What if I don’t use coconut milk? I get it. Coconut milk is somewhat high in fat. Use a cup of plant milk and add ¼ - ½ tsp. of coconut extract (you’ll need to test this for yourself). That’s my skinny fix.
Can I go green? Yes indeed! Add chopped spinach after you add the coconut milk. If you use chopped kale, add it a bit earlier to allow it to soften up.
Can you freeze this curry? Seriously? You have leftovers? Yep, it’s a dream to freeze. Try making this ahead and put your name on it if you take it out of the house.
How long does it keep in the fridge? My rule is 4 - 5 days. I’ve never kept it that long, but that’s the cooked legume rule. Keep it in a sealed container. It’s the safest practice not to store it with the rice.
I can hear you now, yes, there are split mung beans (moong dal) out there. I’ll be upfront. I’ve not tested them with this recipe, and I don’t believe the texture or consistency of the curry would be quite the same. Not that it wouldn’t be tasty. Just different. If you want a substitute for mung beans (and you don’t, really), try pigeon peas or snow peas.
Trying a new curry recipe always makes my world brighter. Cooking and ingredient that isn’t often in the front of my mind, like that far away Pluto non-planet, gives it an exotic appeal. Maybe my gushing is leaning to the extreme, but just writing about my new beloved mung bean curry kind of makes me happy. Well, that deserves another batch for sure. Peace.Print
Creamy mung bean curry loaded with Indian spices and coconut milk is easy to make and a flavorful plant-based feast guaranteed to please.
- 1 Tbsp. cumin seeds
- 1 Tbsp. black mustard seeds
- 9 cloves garlic crushed (about 3 Tbsp.)
- 2 Tbsp. freshly grated or minced ginger
- 1 red chili or jalapeno sliced or finely chopped
- 2 Tbsp. ground coriander
- 1 tsp. turmeric
- 1 tsp. cayenne pepper
- 1 tsp. salt
- 1 - 14 oz. (400 gm.) can crushed tomatoes
- 1 ½ cups mung beans, rinsed and picked through to remove any stones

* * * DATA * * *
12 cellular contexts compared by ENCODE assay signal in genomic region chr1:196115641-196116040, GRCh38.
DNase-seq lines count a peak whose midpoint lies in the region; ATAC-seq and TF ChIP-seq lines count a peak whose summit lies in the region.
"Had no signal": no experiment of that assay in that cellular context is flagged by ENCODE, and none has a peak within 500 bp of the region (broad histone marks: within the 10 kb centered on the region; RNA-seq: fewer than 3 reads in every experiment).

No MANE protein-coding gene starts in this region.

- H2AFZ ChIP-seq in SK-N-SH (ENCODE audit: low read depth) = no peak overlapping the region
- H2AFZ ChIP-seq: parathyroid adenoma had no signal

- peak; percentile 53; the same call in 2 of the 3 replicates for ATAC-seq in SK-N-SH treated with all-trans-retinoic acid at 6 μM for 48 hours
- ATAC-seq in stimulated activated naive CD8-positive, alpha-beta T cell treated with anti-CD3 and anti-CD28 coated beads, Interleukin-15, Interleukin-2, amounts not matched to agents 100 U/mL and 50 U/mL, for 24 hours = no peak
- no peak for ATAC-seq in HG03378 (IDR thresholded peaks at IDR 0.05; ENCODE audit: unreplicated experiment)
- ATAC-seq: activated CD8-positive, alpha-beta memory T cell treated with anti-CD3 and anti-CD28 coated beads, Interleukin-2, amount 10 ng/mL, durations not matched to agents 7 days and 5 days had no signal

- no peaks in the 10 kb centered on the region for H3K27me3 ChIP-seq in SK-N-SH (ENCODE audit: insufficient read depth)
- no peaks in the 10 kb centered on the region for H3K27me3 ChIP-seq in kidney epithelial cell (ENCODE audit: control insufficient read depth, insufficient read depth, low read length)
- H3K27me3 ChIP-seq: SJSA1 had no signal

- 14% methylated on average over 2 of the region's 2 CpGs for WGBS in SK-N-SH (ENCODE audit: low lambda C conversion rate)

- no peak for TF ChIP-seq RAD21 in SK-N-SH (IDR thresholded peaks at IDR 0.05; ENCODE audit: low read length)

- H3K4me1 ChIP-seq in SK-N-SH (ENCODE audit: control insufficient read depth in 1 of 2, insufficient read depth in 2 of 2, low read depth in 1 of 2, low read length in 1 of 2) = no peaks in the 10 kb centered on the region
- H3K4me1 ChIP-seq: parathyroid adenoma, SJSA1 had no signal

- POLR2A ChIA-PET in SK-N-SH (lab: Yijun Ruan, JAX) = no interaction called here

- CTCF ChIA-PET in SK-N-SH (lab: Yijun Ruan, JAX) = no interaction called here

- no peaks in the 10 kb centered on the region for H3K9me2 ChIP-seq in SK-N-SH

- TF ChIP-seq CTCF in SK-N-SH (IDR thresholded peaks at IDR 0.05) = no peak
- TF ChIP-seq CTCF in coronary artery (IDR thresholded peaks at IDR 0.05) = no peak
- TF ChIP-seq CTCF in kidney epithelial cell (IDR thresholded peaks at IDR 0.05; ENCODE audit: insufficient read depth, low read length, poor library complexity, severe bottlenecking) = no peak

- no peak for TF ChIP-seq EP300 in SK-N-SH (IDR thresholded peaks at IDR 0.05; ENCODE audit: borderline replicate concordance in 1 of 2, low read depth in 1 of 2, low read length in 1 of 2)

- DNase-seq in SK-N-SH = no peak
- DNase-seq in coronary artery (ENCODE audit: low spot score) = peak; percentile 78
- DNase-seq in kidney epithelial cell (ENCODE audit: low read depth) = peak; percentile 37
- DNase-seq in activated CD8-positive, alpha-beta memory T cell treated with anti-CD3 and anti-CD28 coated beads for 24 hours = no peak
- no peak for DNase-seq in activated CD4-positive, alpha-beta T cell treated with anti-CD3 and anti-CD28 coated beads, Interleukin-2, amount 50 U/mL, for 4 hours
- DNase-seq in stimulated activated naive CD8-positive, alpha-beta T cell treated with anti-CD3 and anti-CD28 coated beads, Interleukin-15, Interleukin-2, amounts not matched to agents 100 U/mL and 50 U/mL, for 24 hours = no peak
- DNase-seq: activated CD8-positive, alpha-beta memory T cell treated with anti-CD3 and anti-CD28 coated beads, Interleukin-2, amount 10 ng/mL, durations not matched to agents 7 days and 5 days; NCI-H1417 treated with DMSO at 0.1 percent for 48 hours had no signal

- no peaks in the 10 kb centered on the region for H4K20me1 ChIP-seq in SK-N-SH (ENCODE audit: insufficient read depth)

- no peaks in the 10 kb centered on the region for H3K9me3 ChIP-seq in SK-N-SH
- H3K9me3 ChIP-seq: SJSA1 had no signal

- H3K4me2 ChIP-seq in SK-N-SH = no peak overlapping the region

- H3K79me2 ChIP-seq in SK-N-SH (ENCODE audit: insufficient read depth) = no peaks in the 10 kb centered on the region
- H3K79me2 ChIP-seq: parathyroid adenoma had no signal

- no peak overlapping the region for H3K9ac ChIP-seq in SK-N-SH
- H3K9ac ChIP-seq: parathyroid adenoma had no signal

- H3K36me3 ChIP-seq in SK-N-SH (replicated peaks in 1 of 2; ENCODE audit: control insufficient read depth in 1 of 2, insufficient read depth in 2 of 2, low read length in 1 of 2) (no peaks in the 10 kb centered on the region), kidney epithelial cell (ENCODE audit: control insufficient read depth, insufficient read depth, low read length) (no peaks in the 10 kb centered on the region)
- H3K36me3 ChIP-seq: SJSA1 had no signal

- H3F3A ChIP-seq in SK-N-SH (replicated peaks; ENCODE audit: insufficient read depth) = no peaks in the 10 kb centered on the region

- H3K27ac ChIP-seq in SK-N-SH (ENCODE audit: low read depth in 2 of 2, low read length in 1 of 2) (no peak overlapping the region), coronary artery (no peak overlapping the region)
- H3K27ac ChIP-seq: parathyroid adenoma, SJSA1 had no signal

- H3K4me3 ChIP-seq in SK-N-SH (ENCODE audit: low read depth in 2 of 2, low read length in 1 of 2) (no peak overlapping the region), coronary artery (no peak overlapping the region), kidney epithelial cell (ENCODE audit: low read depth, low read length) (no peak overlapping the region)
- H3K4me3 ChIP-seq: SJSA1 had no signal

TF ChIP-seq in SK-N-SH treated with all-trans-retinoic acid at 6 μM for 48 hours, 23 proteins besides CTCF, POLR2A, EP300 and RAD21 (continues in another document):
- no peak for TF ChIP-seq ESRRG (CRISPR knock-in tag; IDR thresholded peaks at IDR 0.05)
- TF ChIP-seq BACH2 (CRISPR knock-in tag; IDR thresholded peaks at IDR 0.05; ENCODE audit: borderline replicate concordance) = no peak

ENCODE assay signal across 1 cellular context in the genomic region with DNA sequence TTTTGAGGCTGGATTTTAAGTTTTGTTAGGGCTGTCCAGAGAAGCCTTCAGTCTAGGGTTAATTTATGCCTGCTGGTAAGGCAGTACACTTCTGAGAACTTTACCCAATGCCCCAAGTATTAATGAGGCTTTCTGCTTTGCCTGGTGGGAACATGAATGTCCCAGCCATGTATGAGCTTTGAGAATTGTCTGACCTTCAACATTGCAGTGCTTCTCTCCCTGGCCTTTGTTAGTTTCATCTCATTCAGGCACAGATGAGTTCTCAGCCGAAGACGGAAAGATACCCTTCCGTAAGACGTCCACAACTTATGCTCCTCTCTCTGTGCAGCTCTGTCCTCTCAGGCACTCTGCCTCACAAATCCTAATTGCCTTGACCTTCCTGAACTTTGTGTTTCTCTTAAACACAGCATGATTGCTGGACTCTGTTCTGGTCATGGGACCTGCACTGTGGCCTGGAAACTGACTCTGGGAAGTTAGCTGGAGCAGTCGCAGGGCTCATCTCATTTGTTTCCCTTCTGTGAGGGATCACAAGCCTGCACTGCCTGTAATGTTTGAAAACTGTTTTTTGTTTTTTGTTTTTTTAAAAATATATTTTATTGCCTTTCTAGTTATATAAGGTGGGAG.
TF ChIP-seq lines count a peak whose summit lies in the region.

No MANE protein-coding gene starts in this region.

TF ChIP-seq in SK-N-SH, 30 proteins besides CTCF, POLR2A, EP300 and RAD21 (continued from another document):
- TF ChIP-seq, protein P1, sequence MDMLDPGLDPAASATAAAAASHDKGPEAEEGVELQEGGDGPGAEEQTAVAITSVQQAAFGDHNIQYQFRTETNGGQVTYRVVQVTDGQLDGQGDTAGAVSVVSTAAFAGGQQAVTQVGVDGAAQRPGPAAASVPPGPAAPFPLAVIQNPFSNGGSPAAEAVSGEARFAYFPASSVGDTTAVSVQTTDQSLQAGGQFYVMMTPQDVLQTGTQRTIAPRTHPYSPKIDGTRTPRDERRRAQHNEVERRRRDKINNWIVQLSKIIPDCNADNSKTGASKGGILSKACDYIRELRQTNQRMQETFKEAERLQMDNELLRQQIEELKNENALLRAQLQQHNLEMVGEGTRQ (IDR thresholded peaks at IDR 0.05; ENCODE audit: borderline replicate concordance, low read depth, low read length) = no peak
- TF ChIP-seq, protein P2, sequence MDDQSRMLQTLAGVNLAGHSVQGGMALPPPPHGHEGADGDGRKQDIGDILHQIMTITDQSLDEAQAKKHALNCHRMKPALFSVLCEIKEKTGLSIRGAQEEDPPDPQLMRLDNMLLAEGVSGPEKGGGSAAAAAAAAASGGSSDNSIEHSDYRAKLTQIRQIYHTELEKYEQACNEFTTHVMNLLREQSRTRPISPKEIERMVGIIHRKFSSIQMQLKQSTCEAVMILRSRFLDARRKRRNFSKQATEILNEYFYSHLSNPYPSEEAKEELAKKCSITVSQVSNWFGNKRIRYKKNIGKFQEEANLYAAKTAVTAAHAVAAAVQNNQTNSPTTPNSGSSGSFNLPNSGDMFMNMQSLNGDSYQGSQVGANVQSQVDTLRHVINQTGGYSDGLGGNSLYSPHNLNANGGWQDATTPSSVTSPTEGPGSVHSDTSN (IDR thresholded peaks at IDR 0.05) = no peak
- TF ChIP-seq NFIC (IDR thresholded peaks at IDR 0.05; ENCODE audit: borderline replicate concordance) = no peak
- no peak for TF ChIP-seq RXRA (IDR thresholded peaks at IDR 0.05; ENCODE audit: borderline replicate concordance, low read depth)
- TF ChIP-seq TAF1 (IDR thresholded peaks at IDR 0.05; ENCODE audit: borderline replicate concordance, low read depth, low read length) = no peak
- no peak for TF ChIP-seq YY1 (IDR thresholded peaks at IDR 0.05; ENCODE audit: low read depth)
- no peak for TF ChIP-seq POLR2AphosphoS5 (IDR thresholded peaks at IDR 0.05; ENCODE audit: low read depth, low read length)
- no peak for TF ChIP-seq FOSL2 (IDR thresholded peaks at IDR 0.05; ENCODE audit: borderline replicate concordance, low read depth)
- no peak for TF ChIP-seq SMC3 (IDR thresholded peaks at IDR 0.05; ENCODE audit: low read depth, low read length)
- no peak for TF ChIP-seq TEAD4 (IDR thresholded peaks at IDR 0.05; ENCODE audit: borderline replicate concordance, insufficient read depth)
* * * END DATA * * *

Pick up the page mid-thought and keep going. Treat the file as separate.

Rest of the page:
- 5 cups of water
- 1 - 14 oz. (400 ml.) can of coconut milk
- 1-2 medium limes, juiced
- 1/2 cup fresh cilantro, chopped
- Start with a heavy bottom medium pot. Heat that to medium and add 1 Tbsp. of cumin seeds and 1 Tbsp. of black mustard seeds. Toast the seeds for about 1 minute, stirring constantly. Don’t let them get too brown. Toast them just enough that they start to release their aromas.
- Immediately add the garlic, ginger, and red chili. Saute for 30 seconds to allow the chili to soften.
- Add 2 Tbsp. of coriander, 1 tsp. of turmeric, 1 tsp. of cayenne pepper, and 1 tsp. of salt. Just mix this around with your spoon and then add the tomatoes. If you need to break the tomato pieces up, use the back of a spoon against the side of the pot. Be careful that you don’t splatter tomato everywhere.
- Allow the tomato mixture to cook for 5 minutes so the tomatoes can start to break down. Stir a few times to pick up any garlic or spices that are stuck to the bottom of the pan.
- Add 5 cups of water and the mung beans. Stir them about so they are not just in one place. Bring the pot to a boil, then reduce the heat to a simmer and cover the pot.
- Cook the mung beans for 30 - 35 minutes until they are tender.
- Once the beans are tender, add the coconut milk, chopped cilantro, and the juice of 1 lime.
- Allow it to simmer for 5 minutes.
- Taste and add more lime juice or salt to taste.
- Serve over rice if desired.
- Be sure you have all the ingredients ready through the point where you add the water and mung beans. You don’t want to risk burning the cumin and mustard seeds.
- If you just whole rather than crushed tomatoes, you may need to dice or puree them before adding them to the pot. Be sure to add the juice.
- The total cooking time for the beans may vary depending on the age of the mung beans and the cooking heat. Mung beans do not require soaking.
- Add a few cups of chopped spinach to green up this dish. Add it at the end of the cooking process and cook it just enough to wilt it.
- I’ve not tested this recipe with split mung beans. If you use them in place of the whole beans, the texture will be different. Try substituting pigeon peas or snow peas if you can’t find mung beans.
- Category: Main Courses
- Cuisine: Indian
Keywords: mung bean curry